Reducing unnecessary antibiotic prescription through implementation of a clinical guideline on self-limiting respiratory tract infections

Xavier Sánchez, María Orrico, Toa Morillo, Andrea Manzano, Ruth Jimbo, Luciana Armijos

Producción científica: Contribución a una revistaArtículorevisión exhaustiva

11 Citas (Scopus)


Background Clinical guidelines (CG) are used to reduce variability in practice when the scientific evidence is sparse or when multiple therapies are available. The development and implementation of evidence-based CG is intended to organize and provide the best available evidence to support clinical decision making in order to improve quality of care. Upper respiratory tract infections (URTI) are the leading cause of misuse of antibiotics and a CG may reduce the unnecessary antibiotic prescription. Methods The aim of this quasi-experimental, before-after study was to analyze the short- and long-term effects of the implementation of a CG to decrease the rate of antibiotic prescription in URTI cases in the emergency department of a third level private hospital in Quito, Ecuador. The study included 444 patients with a main diagnosis of URTI. They were distributed in three groups: a baseline cohort 2011 (n = 114), a first post-implementation cohort 2011 (n = 114), and a later post-implementation cohort 2018 (n = 216). The implementation strategy consisted of five key steps: acceptance of the need for implementation of the CG, dissemination of the CG, an educational campaign, constant feedback, and sustainability of the strategy through continuous training. Results The results of this study show a 42.90% of antibiotic prescription rate before the CG implementation. After the implementation of the CG, the prescription rate of antibiotics was significantly reduced by 24.5% (42.9% vs 18.4%, p<0.0001) and the appropriate antibiotic prescription rate was significantly increased by 44.2% (22.4% vs 66.6%, p<0.0001) in the first post-implementation cohort 2011. There was not a significant difference in antibiotic prescription rate and appropriate antibiotic prescription rate between two post-implementation cohorts: 18.4% vs 25.9% (p = 0.125) and 66.6% vs 50% (p = 0.191), respectively. Conclusions The implementation of CGs decreases the rate of antibiotic prescription in URTI cases. The results are remarkable after early implementation, but the effect persists over time. The emphasis must shift from guideline development to strategy implementation.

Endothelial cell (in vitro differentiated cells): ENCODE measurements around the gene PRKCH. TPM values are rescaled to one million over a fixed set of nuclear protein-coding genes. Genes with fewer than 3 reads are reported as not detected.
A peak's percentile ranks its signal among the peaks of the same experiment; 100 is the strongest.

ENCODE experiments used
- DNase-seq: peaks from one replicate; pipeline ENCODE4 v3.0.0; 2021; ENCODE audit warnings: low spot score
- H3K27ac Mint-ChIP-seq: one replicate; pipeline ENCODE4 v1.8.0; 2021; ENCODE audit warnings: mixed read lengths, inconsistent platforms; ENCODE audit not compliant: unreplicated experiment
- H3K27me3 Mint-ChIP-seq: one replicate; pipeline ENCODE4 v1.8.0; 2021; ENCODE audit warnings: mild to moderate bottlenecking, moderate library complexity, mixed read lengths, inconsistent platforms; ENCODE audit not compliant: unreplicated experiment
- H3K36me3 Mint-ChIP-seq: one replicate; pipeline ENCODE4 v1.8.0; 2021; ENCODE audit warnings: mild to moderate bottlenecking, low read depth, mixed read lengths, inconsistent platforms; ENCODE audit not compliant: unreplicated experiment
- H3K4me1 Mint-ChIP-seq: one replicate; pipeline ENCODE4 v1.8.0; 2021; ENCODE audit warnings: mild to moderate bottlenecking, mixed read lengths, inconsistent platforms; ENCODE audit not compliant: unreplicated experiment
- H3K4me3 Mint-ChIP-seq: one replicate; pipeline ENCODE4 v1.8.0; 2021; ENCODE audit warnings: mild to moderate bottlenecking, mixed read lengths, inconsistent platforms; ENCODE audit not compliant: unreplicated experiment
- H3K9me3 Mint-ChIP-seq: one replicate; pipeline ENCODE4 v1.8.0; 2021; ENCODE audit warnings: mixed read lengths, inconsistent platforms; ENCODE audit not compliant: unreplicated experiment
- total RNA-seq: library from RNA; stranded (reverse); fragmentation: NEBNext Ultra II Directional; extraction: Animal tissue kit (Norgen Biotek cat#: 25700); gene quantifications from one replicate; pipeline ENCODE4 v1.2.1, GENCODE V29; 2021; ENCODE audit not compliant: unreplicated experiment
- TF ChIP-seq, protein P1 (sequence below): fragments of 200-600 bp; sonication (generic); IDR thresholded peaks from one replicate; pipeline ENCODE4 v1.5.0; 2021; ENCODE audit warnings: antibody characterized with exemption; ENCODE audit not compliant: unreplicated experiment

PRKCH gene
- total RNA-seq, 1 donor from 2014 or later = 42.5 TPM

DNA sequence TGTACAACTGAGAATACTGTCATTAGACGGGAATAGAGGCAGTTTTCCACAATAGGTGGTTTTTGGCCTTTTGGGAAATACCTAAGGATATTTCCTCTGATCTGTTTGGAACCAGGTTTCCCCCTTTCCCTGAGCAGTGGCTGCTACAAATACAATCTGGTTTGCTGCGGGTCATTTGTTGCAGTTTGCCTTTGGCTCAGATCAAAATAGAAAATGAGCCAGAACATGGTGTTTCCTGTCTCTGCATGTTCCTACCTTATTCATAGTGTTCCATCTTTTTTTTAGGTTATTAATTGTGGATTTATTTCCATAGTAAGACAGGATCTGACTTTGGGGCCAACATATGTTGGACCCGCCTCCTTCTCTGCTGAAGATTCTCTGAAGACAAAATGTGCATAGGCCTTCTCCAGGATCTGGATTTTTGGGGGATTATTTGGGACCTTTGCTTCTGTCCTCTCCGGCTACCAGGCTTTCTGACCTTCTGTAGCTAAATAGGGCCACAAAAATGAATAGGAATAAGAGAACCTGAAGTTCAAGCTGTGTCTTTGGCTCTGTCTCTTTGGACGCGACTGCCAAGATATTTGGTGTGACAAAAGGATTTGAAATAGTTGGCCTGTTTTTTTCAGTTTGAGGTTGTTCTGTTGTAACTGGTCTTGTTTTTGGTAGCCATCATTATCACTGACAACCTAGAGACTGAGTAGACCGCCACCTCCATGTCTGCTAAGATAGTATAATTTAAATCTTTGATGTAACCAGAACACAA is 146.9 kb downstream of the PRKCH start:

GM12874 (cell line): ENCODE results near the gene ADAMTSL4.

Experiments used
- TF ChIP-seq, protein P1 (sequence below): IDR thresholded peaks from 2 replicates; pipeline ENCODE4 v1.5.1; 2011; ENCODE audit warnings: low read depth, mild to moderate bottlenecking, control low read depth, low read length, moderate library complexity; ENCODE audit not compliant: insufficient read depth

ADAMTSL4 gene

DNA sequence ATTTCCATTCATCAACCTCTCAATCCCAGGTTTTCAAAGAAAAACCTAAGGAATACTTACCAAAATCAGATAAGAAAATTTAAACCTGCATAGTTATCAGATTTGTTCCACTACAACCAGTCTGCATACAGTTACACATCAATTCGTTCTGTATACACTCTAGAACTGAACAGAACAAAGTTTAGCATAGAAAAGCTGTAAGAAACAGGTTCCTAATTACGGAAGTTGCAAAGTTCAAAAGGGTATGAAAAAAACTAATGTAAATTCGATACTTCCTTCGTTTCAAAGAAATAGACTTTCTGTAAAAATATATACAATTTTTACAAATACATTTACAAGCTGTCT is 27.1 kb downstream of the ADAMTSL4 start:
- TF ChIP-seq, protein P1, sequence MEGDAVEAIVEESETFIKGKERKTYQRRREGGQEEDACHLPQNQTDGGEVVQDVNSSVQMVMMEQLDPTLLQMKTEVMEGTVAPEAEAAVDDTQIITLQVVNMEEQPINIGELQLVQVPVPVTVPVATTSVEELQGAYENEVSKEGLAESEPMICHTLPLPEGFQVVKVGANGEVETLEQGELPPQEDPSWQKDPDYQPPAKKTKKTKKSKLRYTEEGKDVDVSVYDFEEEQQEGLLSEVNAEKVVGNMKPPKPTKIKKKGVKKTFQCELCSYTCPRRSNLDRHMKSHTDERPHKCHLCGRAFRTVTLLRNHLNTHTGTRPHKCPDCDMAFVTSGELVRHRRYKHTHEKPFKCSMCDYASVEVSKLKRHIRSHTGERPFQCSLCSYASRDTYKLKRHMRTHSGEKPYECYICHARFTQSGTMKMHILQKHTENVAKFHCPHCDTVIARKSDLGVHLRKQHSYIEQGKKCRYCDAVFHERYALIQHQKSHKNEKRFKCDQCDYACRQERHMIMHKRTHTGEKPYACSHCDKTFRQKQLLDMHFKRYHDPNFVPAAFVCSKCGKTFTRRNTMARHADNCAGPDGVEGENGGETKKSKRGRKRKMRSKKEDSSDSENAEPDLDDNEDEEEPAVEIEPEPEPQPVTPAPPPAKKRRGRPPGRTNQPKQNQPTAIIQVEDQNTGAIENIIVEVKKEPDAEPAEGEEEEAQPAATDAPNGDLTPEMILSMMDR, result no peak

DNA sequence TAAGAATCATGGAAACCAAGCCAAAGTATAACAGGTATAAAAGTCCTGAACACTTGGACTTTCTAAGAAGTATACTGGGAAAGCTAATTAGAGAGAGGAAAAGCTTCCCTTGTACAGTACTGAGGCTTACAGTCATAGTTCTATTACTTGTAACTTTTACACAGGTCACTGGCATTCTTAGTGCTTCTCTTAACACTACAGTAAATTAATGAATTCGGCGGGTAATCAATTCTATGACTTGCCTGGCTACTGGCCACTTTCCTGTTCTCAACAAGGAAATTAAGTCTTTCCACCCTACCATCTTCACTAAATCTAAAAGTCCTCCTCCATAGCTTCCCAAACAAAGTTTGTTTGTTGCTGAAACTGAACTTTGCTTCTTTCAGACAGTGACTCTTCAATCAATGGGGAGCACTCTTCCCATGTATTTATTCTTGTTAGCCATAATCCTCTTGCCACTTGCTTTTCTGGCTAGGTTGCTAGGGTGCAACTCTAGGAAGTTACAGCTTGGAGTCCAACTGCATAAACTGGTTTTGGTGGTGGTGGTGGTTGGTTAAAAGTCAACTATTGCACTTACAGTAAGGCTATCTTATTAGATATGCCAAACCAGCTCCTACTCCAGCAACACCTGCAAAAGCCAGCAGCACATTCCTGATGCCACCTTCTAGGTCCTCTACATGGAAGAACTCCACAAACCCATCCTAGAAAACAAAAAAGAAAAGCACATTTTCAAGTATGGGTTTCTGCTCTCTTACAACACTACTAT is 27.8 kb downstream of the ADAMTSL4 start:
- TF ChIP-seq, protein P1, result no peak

Idioma originalInglés
Número de artículoe0249475
PublicaciónPLoS ONE
N.º4 April
EstadoPublicada - 1 abr. 2021

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Publisher Copyright:
© 2021 Sánchez et al. This is an open access article distributed under the terms of the Creative Commons Attribution License, which permits unrestricted use, distribution, and reproduction in any medium, provided the original author and source are credited.


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